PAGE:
Dewatering plant

A 2009 aerial view of the General Electric Co. sediment dewatering plant in Fort Edward. A China-based rail car manufacturer had proposed builsinf a plant at the site, but lost its bid for a contract with the Metropolitan Transportation Authority.

Post-Star file photo

FORT EDWARD — Rail manufacturing is not coming to Fort Edward after all.

Bombardier and CRRC’s proposal to build rail cars here was not accepted by the Metropolitan Transportation Authority.

The companies were notified in late August that their proposal was not going forward to the final round of the bidding process.

“It’s too bad. It was going to be good for the community and the whole area,” said Supervisor Mitch Suprenant. “It would’ve put a lot of people back to work.”

The loss means the property also won’t have a tax assessment close to what it had when General Electric used the site.

“I feel really concerned about Fort Edward. They’ve got quite an issue there,” said county Board of Supervisors Chairman Bob Henke. “It’s going to be quite a tax burden shift onto homeowners ... I think it’s a real tragedy. It seemed like that was a perfect, perfect fit down there.”

Now, economic development officials are moving on. They’ve already found another company that might be interested in the former General Electric dewatering site. Suprenant sent a letter of support on Sept. 1.

“It is what it is. We’ll work on getting someone else in there,” he said.

The site still has all the infrastructure that supported GE’s dredging program. It has railroad sidings, natural gas, electricity and sewer and water lines.

CRRC had proposed building rail cars at the site, supported by Bombardier in Plattsburgh and CRRC’s manufacturing plant in Springfield, Massachusetts.

A source there confirmed that CRRC had lost the rail car bid but asked for anonymity because he is not authorized to speak to the press.

Officials at Bombardier openly said they’d lost the joint bid with CRRC and took full responsibility for it.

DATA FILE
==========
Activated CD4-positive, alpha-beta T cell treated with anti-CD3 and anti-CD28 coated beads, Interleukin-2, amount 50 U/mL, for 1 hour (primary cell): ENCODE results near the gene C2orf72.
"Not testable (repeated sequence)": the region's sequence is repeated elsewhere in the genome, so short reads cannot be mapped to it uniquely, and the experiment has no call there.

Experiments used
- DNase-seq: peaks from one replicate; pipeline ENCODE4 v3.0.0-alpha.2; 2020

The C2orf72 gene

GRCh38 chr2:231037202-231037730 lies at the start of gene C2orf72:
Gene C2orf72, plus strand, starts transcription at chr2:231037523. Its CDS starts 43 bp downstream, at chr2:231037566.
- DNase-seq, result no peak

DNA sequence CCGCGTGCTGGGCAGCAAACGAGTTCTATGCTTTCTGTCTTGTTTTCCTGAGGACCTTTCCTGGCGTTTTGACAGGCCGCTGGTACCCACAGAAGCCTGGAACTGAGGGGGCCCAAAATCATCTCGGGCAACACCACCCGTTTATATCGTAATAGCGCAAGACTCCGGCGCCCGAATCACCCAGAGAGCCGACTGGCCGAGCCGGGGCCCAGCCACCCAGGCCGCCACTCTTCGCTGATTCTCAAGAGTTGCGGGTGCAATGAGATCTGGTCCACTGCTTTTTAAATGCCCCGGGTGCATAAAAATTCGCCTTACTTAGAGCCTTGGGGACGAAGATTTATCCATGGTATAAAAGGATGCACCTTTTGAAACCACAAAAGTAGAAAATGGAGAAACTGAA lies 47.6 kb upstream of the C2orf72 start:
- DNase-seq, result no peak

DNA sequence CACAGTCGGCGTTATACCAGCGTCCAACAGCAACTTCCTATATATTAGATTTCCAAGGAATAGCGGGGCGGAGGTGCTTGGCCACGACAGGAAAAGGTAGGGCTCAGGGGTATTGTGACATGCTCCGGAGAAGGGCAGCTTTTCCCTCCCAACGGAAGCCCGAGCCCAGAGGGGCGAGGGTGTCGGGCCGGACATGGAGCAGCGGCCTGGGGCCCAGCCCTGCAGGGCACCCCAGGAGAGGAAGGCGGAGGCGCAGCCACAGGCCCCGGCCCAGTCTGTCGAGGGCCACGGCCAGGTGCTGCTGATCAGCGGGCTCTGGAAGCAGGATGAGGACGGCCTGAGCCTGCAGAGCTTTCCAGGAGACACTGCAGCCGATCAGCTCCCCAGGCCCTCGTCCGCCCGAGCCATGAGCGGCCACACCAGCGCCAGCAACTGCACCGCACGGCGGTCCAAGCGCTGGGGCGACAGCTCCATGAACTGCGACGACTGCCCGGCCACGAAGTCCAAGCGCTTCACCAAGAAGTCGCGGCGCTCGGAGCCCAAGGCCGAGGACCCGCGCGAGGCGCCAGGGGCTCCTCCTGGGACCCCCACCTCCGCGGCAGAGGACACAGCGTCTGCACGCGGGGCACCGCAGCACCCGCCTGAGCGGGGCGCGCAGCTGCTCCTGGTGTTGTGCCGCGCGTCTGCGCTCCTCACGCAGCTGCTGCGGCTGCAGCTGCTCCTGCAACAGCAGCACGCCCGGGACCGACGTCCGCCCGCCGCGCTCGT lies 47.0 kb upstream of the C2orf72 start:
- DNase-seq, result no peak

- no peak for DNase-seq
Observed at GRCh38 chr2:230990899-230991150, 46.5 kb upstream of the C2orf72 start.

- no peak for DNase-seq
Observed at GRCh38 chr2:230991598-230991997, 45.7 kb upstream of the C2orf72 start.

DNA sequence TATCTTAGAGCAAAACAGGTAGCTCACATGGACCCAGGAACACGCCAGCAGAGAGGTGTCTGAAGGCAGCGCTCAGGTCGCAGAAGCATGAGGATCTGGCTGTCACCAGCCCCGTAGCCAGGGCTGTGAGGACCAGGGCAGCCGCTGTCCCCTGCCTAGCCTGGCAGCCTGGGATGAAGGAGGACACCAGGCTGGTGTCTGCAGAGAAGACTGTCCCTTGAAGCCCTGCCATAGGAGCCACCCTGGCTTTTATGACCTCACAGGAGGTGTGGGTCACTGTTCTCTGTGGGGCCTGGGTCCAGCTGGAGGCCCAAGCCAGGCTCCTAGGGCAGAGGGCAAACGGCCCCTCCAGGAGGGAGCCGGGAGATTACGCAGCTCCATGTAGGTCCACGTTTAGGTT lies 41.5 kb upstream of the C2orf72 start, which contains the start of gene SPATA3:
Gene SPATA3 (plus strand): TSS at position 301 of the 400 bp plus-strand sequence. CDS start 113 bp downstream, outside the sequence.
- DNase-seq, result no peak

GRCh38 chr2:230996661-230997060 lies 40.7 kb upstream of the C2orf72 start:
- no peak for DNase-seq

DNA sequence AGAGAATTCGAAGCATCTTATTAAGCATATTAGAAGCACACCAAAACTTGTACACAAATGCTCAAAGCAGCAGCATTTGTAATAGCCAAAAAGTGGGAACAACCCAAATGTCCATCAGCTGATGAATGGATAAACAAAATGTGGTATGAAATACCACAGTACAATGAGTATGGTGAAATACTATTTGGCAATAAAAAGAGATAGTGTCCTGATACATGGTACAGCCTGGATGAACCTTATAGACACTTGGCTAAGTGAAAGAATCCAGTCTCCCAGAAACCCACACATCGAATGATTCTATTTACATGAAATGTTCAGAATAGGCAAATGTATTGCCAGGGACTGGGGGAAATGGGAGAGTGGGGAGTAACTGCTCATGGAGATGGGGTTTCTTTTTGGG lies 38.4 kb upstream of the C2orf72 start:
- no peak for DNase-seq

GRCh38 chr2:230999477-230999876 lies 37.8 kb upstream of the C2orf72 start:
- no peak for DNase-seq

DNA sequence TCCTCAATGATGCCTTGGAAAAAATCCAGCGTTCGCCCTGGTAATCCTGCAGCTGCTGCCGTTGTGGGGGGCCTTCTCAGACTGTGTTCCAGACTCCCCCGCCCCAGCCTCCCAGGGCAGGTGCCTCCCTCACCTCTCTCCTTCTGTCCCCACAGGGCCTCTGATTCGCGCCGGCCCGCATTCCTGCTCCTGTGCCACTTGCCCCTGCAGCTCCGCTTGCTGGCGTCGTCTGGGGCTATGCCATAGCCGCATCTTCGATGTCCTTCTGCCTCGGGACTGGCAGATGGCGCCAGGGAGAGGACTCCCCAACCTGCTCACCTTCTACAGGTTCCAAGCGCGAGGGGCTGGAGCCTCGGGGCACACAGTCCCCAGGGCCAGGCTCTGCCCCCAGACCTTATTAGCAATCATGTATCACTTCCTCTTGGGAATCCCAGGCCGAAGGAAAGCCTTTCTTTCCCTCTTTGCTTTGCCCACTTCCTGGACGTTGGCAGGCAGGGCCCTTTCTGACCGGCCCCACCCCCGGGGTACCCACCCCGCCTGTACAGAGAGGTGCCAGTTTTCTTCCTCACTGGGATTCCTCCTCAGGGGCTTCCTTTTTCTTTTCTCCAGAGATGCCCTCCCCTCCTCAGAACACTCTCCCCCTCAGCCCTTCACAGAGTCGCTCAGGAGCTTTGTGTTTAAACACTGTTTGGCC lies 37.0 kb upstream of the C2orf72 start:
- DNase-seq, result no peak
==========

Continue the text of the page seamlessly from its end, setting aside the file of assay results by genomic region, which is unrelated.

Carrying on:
CRRC has successfully won several rail car bids recently and is speeding up the opening of its Springfield plant. But at Bombardier, workers have struggled to complete two recent rail car contracts on time.

Benoit Brossoit, president of Bombardier Transport’s Americas division, castigated workers in a memo.

He said they lost the bid because of their “poor performance and the major delays” on a previous New York City rail car project.

That “sealed the fate of our bid,” he said in a memo first published by Le Journal de Montréal. A spokeswoman for Bombardier said the memo had been written by Brossoit.

“Our actions have exacerbated an already difficult mobility environment in New York City, and our client’s decision demonstrates that the market is no longer willing to accept delays in the performance and to withstand the impact of our shortcomings,” he wrote.

Bombardier spokeswoman Maryanne Roberts defended the company.

“We have so many contracts around the world. There will be some that are behind schedule, some that are ahead of schedule,” she said.

But Bombardier was years late on its last New York City project in 2012, and she acknowledged that problem.

“Bombardier is undergoing a five-year transformation,” she said. “We’re addressing a lot of issues that have gone on in the past and making sure we’re better and stronger, going forward.”

The company has been making rail cars for New York City since 1981, she added.

“We can’t win them all, but it was disappointing,” she said.

You can reach Kathleen Moore at 742-3247 or Follow her on Twitter @ByKathleenMoore or at her blog on


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